This lecture was about understanding the role of interferon stimulated gene (ISG) expression and the relationship to nHCV infection. We all have some degree of ISG expression; this is partly responsible for combating the virus. As you can see from the graphic above, these genes are upregulated by activation of the Jak/STAT pathway, among others. This is the pathway that HCV tries to disrupt with its non-structural proteins (NS5A, for example; also depicted on the image above).
It was discovered that non-responders to Peg-interferon + Ribavirin have higher basal levels of ISG activity. Hepatic Kupfer cells (resident macrophages) may play a role in the innate activation of ISG and interferon production. It is this continuous innate interferon exposure that renders hepatocytes refractory to subsequent Peg-interferon exposures.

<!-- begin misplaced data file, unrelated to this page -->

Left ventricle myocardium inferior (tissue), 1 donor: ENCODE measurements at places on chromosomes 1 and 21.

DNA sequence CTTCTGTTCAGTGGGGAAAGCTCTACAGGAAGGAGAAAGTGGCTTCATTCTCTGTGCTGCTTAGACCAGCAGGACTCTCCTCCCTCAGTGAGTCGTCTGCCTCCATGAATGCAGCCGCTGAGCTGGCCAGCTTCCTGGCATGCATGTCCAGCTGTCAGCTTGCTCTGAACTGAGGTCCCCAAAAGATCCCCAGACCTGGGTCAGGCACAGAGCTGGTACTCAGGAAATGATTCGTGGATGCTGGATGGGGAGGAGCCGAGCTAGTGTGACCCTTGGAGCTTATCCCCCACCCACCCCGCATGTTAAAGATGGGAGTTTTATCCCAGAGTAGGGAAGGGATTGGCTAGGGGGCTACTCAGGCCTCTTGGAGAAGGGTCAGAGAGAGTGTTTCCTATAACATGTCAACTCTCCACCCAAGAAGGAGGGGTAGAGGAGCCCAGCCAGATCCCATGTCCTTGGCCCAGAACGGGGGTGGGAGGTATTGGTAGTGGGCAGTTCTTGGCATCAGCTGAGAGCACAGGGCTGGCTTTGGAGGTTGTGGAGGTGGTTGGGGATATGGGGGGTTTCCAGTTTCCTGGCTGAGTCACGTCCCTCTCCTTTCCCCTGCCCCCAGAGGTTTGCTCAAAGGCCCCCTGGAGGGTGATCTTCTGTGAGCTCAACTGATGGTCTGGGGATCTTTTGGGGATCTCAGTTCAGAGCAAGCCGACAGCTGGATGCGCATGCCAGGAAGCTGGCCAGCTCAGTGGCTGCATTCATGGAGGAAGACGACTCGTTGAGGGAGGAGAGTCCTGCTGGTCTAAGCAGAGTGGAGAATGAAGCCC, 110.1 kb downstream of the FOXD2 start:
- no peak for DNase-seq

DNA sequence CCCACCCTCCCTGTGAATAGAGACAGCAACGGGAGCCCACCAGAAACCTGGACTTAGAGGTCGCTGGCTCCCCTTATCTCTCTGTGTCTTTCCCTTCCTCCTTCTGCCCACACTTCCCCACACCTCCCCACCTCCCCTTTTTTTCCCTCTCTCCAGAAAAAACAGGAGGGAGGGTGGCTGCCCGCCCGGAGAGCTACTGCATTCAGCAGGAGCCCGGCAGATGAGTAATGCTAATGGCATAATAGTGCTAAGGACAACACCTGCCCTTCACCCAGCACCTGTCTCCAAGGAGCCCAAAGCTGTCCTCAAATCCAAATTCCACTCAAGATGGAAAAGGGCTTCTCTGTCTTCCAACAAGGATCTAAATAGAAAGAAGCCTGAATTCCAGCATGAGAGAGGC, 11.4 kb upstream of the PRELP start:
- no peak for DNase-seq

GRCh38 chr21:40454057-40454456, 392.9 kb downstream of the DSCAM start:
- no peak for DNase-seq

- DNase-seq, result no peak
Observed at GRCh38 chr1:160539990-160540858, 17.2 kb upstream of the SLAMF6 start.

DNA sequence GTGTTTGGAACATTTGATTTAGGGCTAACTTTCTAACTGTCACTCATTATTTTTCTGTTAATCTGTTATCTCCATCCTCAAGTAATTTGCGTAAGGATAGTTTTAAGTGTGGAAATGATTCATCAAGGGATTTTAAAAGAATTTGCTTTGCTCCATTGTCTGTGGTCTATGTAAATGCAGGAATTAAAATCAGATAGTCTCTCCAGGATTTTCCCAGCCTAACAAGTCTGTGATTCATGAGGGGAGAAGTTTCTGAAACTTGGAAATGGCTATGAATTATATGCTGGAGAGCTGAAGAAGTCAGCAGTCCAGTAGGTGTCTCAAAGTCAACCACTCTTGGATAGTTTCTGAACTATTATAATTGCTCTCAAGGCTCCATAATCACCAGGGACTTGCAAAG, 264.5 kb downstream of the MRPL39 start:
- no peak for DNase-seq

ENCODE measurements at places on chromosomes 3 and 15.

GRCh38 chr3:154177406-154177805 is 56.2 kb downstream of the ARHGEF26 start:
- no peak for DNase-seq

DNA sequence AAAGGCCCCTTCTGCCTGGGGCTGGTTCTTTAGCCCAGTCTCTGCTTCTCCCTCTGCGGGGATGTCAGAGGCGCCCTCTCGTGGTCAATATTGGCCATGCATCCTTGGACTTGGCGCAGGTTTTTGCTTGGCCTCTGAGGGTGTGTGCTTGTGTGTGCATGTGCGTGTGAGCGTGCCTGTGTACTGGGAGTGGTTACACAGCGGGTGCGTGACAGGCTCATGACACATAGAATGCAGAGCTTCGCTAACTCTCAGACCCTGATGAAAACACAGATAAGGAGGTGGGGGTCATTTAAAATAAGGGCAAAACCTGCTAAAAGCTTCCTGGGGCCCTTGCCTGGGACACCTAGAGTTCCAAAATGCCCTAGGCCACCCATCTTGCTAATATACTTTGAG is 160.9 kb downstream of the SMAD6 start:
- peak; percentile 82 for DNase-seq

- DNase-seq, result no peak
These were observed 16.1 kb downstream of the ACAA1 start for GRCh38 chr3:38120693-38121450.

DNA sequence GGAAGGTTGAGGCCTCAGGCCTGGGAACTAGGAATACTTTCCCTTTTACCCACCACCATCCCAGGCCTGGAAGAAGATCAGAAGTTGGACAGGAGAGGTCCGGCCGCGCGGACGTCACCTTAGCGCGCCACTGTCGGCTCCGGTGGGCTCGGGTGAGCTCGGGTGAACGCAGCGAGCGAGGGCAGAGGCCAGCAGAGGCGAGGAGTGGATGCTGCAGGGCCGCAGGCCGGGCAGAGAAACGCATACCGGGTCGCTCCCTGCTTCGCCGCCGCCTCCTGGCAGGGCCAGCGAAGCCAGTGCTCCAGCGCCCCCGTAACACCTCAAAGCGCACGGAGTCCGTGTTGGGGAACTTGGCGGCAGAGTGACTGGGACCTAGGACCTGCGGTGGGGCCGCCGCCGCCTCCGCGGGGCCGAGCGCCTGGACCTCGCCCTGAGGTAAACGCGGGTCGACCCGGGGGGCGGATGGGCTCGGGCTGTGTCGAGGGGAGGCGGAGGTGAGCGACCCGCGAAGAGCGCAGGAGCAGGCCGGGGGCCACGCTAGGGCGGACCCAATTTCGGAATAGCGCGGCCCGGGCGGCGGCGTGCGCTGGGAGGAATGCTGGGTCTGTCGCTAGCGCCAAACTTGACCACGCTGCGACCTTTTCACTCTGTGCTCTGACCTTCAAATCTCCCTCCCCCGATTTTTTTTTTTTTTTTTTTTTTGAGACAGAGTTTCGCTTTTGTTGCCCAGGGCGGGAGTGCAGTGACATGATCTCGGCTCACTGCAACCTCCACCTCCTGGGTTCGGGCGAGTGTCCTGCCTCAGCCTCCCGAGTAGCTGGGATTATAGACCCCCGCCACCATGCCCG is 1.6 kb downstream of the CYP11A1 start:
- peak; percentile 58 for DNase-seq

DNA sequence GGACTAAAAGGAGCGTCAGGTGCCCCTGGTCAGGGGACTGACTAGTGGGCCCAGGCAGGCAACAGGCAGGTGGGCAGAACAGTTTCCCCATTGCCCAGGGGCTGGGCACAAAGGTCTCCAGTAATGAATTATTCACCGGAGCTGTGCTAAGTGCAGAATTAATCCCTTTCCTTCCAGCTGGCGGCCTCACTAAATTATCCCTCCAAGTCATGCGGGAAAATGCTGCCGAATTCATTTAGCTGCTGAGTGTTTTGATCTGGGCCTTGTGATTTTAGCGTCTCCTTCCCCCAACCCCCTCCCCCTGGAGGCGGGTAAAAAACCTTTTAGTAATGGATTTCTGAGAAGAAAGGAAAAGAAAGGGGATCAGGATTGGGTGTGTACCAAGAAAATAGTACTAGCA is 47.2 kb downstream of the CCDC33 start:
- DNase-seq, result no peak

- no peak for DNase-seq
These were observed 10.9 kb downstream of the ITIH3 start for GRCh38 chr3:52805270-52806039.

Recall from a previous lecture that the IL28B ‘CC’ genotype is associated with a more successful virologic response to therapy. Perhaps it is not surprising, therefore, that patients with the CC genotype do not have very high basal levels of ISG. Recognition of such pre-treatment factors and the likelihood of response is another step in the direction of personalized medicine for HCV treatment.